Dylan Miner: These Conditions Can Be Changed


Dylan Miner

January 29th – April 11th, 2020
At the Workers Arts & Heritage Centre
Opening Reception: Friday, February 7th, 7-9 pm. The artist will be in attendance.

For his exhibition at the Workers Arts & Heritage Centre, artist Dylan Miner builds upon his recent work printing early-twentieth century graphics of the Industrial Workers of the World (IWW), as well as his previous time as a Wobbly himself (X355025). To date, Miner has previously created other solo exhibitions that engage with IWW histories, including one at the Museum of Contemporary Art Detroit (MOCAD) in 2017.

The poetic title to this exhibition – “These Conditions Can Be Changed” – borrows its title from the Preamble to the IWW constitution. Central to his practice as an artist, Miner engages in extensive archival and historical research, often rearranging and re-imagining fragments of historic documents as banners and signs that combine text and image. For this exhibition, Miner has created a new body of work that sits in dialogue with IWW histories, texts, and images, while speculating a moment in which we have collectively changed the conditions of our shared future. By simultaneously working across multiple temporalities (past, present, future), Miner merges his artistic practice with Wobbly histories to imagine a gallery in the shell of the old.

About Dylan Miner:

Dylan Miner is an artist, activist, and scholar. He is Director of American Indian and Indigenous Studies, as well as Associate Professor in the Residential College in the Arts and Humanities at Michigan State University. Miner sits on the board of the Michigan Indian Education Council and is a founding member of the Justseeds artist collective. He holds a PhD in Arts of the Américas from The University of New Mexico and has published extensively.

In 2010, he was awarded an Artist Leadership Fellowship from the National Museum of the American Indian, Smithsonian Institution. Miner has published and exhibited extensively. His book Creating Aztlán: Chicano Art, Indigenous Sovereignty, and Lowriding Across Turtle Island was published by the University of Arizona Press. In the past two years, he has published four risograph books: an artist’s book titled Aanikoobijigan // Waawaashkeshi, a booklet on Métis and Anishinaabe beadwork, a chapbook on quillwork, and a poem-book titled Bakobiigwaashkwani // She Jumps into the Water. In 2017, he commenced the Bootaagaani-minis ∞ Drummond Island Land Reclamation Project and this summer gifted two other limited-edition artist-books at the Drummond Island Homecoming. In 2018, Miner began collaborating to print little-known graphics from the Industrial Workers of the World (IWW).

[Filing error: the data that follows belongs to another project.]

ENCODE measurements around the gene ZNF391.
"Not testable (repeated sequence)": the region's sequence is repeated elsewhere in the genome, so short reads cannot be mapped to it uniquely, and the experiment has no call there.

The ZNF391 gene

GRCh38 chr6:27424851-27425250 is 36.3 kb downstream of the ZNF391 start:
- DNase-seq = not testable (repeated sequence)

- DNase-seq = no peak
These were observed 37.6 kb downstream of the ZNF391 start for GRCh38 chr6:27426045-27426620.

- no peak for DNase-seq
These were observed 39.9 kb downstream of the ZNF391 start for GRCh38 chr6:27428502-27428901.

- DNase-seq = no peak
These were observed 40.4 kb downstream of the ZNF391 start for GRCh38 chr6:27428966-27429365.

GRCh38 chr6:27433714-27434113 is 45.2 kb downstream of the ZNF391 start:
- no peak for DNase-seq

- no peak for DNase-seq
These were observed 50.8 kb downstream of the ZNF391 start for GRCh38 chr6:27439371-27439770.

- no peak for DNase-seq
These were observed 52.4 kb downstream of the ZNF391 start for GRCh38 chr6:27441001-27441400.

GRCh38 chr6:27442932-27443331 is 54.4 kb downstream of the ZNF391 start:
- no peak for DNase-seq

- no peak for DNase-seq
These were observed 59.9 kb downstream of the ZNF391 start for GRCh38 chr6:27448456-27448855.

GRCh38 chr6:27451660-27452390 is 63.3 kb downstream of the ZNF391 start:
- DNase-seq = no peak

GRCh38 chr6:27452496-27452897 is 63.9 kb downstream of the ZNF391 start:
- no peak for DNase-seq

Miner descends from the Historic Georgian Bay Métis Community, one of seven s.35 rights-bearing Métis communities in Ontario.

Join us for a slate of winter programs in support of These Conditions Can Be Changed, including an exhibition tour, a two-day workshop, a screening, and more. Keep an eye on our website for more information in the coming weeks.

This exhibition is the outgrowth of a 2019 Hamilton residency Dylan Miner took part in organized by the Workers Arts & Heritage Centre, with the support of Centre[3] for Art and Social Practice.

WAHC wishes to acknowledge the Ontario Arts Council, the City of Hamilton, the Province of Ontario, CUPE, CBTU, and the Canada Council for the Arts for their support of our main gallery exhibitions, and their ancillary programs.

For more information, contact:
Tara Bursey, Program and Exhibitions Specialist at tara@wahc-museum.ca or (905) 522-3003 ex. 29


Coming soon to WAHC’s Community Gallery:

One Big Union: The Revolutionary Graphics of the IWW

Opening February 29th, 2020

Join us for a rare look at graphic art created from original print blocks produced by the Industrial Workers of the World (IWW).

The Industrial Workers of the World was founded in Chicago in 1905. Its members, also known as Wobblies, considered themselves revolutionary industrial unionists, fighting against employers and the state, as well conservative mainstream trade unionism.

This exhibition provides a glimpse into the radical graphic language of the IWW. These prints were made from original print blocks and illustrations by Wobbly artists, used in the publications of the Industrial Workers of the World from the first decade of the 20th century into the 1960s. The exhibition will feature prints, print blocks and selected IWW ephemera and publications from the collection of Bryan Palmer.

For more information, contact:
Tara Bursey, Program and Exhibitions Specialist at tara@wahc-museum.ca or (905) 522-3003 ex. 29


51 Stuart Street | Hamilton, Ontario | (905) 522-3003
Open Wednesday to Saturday, 10 am – 4 pm
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Image (top): Aftermath of the Palmer Raid, IWW Headquarters, New York City, 1919. Image courtesy of the Labadie Collection, University of Michigan.

Image (below): Relief print block carved by X13 (C.E. Setzer) from the collection of Bryan Palmer.